Cisco – Cisco Systems Inc’s restructuring plan has affected about 5% of employees or 673 workers. The company says it will incur pre-tax charges of about $600 million for severance, termination, and other costs.
Coinbase – Coinbase Global said it will reduce its workforce by about 950 employees as part of a restructuring plan, in a third round of layoffs for the cryptocurrency exchange since last year. Coinbase in November cut more than 60 jobs in its recruiting and institutional onboarding teams, after slashing 1,100 jobs, or 18% of its workforce, in June.
HP – HP Inc said it expects to cut up to 6,000 jobs by the end of fiscal 2025, or about 12% of its global workforce, at a time when sales of personal computers and laptops are sliding as shoppers tighten budgets.
Layoffs in India
Dealshare – Ecommerce firm Dealshare has laid off around 100 employees, or over 6% of its 1,500-strong workforce. Confirming the development, Dealshare founder Sourjyendu Medda said the decision is linked to its business plan for the next financial year with focus on profitability.
GoMechanic – The car servicing startup has announced that it will lay off 70% of its employees even as SoftBank and Khazanah pulled out of a funding deal in the Sequoia-backed startup. One of the founders, Amit Bhasin, confessed to financial lapses, laying off 70% of its staff and initiating an audit of the firm.
MohallaTech – MohallaTech, the parent firm of vernacular social media platform ShareChat and short-video app Moj, laid off around 20% of its staff or over 500 employees in a fresh round of layoffs.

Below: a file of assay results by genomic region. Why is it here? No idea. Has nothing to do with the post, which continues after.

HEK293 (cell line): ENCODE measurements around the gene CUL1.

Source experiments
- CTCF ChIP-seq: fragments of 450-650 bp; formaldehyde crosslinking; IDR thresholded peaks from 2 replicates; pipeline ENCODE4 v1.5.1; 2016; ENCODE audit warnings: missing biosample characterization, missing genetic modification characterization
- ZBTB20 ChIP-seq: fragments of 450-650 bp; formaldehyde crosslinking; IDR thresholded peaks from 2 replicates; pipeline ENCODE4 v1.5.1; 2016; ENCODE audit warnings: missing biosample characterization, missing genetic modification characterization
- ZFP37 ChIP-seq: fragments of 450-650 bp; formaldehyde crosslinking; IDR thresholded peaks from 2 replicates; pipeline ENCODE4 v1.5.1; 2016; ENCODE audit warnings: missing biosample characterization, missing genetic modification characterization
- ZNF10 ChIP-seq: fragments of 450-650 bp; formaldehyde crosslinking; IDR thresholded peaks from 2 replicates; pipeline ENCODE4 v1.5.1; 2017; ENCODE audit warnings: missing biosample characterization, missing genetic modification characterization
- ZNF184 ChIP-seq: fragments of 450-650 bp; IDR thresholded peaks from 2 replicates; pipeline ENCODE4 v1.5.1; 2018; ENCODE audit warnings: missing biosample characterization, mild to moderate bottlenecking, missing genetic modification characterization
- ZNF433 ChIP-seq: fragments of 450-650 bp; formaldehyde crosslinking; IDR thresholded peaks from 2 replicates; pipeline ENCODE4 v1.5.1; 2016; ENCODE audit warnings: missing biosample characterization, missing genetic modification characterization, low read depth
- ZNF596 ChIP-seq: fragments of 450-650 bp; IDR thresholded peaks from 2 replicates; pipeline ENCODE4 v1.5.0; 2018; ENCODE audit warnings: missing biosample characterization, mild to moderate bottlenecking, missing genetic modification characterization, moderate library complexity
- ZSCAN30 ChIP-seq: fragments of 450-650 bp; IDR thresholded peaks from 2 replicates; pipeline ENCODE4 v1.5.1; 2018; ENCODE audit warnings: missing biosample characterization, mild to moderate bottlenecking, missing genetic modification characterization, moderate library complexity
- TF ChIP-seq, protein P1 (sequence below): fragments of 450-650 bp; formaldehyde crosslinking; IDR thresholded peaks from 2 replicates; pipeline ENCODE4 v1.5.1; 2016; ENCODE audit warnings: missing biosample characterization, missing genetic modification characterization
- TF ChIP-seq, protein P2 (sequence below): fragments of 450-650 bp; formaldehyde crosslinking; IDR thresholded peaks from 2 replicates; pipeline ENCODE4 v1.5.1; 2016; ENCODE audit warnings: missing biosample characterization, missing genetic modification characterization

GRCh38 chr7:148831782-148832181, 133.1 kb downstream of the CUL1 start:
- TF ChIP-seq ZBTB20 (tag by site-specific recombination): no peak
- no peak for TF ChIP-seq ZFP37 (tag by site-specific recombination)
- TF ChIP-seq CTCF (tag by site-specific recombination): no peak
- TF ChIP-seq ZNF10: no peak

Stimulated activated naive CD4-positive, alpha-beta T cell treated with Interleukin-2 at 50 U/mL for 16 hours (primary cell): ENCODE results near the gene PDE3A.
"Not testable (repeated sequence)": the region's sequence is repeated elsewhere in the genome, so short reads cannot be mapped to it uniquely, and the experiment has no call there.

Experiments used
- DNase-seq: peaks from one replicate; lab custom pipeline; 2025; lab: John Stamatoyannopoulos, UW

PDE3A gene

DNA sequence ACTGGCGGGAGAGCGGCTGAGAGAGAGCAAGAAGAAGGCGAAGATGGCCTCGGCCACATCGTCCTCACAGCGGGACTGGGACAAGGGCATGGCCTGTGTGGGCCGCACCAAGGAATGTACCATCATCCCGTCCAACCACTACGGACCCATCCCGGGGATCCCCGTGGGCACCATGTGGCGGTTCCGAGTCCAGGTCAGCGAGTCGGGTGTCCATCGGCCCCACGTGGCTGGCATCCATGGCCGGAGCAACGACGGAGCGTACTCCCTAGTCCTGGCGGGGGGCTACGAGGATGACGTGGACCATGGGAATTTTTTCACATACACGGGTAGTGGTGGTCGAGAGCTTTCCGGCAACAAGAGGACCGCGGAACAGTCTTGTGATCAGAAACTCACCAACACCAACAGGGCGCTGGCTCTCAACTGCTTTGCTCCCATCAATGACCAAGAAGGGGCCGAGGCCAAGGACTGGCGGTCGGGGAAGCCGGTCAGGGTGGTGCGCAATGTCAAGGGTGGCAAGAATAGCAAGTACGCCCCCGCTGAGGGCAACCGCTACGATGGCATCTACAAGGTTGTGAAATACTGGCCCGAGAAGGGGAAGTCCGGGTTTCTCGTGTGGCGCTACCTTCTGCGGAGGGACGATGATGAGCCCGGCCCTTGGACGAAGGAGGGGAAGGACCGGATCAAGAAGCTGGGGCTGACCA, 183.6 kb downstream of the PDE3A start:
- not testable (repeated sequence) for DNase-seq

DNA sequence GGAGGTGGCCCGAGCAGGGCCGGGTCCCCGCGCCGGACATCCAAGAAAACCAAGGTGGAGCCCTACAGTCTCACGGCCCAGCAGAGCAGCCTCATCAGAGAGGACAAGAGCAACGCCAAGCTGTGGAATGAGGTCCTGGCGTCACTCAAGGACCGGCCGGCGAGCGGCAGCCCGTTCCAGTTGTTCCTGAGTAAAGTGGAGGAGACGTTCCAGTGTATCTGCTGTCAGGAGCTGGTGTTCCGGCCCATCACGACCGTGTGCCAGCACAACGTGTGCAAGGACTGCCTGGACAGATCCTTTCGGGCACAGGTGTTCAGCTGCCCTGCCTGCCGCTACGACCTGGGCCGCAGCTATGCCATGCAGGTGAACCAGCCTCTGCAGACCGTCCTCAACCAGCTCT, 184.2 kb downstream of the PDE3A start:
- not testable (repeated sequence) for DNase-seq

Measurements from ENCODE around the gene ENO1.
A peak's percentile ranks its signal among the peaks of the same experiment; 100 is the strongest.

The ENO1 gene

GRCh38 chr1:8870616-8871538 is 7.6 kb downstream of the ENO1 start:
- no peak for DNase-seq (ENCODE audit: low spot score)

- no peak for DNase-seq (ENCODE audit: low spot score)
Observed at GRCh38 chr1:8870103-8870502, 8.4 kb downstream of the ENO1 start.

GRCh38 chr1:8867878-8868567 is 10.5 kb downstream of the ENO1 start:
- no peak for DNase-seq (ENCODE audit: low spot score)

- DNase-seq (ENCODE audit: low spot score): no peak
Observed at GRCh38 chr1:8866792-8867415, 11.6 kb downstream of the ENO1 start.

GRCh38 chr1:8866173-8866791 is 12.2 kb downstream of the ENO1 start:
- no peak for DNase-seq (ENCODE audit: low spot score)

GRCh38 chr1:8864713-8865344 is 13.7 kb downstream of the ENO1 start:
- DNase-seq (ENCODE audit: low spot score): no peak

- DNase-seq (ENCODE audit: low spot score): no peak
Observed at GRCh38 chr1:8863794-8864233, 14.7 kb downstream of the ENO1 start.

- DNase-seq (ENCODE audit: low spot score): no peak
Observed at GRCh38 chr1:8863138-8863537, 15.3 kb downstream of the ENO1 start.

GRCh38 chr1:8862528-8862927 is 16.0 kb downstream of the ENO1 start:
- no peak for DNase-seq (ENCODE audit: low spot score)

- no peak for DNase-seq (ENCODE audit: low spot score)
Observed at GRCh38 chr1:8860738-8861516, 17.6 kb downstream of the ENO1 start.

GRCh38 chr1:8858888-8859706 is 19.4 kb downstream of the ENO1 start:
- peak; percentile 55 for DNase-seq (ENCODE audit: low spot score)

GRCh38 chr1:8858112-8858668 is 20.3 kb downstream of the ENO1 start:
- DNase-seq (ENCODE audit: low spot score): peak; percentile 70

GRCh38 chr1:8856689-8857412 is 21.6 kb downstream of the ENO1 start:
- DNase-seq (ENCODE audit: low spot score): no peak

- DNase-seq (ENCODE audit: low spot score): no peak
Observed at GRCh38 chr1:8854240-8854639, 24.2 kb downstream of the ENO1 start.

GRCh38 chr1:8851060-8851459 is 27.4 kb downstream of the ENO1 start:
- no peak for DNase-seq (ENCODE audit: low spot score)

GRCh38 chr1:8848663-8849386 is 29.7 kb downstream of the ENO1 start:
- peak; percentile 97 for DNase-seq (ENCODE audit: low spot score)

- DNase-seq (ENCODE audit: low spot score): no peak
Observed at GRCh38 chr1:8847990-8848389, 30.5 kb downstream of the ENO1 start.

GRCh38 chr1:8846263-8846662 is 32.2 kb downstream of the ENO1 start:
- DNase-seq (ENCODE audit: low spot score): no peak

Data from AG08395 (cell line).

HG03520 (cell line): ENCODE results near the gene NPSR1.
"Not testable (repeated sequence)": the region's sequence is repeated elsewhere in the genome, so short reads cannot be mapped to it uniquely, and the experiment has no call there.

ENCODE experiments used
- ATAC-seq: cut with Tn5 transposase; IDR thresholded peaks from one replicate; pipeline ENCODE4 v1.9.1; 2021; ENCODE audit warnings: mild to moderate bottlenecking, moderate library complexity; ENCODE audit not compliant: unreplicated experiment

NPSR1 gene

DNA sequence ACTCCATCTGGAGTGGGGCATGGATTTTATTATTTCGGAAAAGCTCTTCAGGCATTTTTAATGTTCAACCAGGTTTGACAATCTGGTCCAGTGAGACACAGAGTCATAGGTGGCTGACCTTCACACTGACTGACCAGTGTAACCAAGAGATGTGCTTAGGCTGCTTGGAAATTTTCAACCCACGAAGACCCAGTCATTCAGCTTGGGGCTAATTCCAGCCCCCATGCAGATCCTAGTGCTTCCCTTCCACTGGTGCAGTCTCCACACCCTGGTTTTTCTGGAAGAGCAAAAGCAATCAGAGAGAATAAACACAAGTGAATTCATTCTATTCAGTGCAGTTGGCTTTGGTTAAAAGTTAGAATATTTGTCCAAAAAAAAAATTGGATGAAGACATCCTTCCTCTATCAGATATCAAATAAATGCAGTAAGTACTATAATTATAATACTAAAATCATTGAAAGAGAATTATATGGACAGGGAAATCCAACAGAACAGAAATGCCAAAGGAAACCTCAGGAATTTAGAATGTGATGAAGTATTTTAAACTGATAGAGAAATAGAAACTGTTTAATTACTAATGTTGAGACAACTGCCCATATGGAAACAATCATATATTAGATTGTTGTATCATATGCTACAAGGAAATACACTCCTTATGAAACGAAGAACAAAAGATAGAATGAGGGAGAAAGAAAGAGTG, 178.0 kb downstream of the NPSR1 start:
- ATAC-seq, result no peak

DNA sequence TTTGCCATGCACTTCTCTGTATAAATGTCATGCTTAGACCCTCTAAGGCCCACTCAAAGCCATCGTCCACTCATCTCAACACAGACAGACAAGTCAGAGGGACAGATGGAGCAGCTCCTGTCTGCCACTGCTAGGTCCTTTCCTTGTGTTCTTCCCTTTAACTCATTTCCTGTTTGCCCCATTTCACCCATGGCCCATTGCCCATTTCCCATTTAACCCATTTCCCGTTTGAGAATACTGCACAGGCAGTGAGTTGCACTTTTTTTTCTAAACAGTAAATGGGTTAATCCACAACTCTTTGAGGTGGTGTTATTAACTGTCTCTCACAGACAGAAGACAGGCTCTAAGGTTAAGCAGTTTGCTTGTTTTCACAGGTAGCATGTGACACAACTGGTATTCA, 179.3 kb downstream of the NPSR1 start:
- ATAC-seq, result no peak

Swiggy – Swiggy will sack 380 employees, CEO Sriharsha Majety told employees in an internal note. Majety said the company’s food delivery business has been growing more slowly than expected. He also said that the company overhired over the past two years due to “a case of poor judgment” on his part.
Dunzo – Reliance Retail-backed Dunzo has laid off about 3% of its employees last week and the quick commerce platform for groceries and other essentials is cutting costs elsewhere as well.
Ola – Ride-hailing and electric vehicle company Ola has laid off about 130-200 employees in a fresh round of layoffs at the SoftBank-backed mobility firm. The layoffs have happened across the ride-hailing, electric vehicle and fintech businesses. In September, the company rescinded the retrenchment of about 200 engineers.
cash free – Online payments service provider Cashfree laid off around 100 employees as it looked to reduce costs and cash burn. The Bengaluru-based fintech startup, backed by YCombinator and Apis Partners, sacked employees across sales and merchant onboarding earlier this week.
Byju’s – India’s most valuable startup Byju’s said it would cut – or “rationalise” – about 5% of its 50,000-strong workforce across departments such as product, content, media and technology in a phased manner. Earlier in 2022, the company had fired at least 600 people from group firms such as Toppr and WhiteHat Jr.
Vedantu – Vedantu has laid off another 385 employees in its fourth round of layoffs this year, as the pressure to cut costs and turn profitable mounts on Indian edtech firms. The company had previously laid off 100 full-time employees from its sales team in July and another 624 full-time and contractual employees in two batches in May.
Unacademy – Edtech startup Unacademy cut as many as 350 jobs amid a push to reduce costs and turn in a profit, in yet another round of layoffs. The edtech company had previously fired around 1,000 contractual and full-time employees.
FrontRow – FrontRow, which is focused on non-academic learning, has sacked 130 employees (almost 75% of its workforce), across marketing, sales, engineering, and product, as startups in the online education sector relook at cost structures. FrontRow had laid off close to 145 full-time and contractual employees in May this year.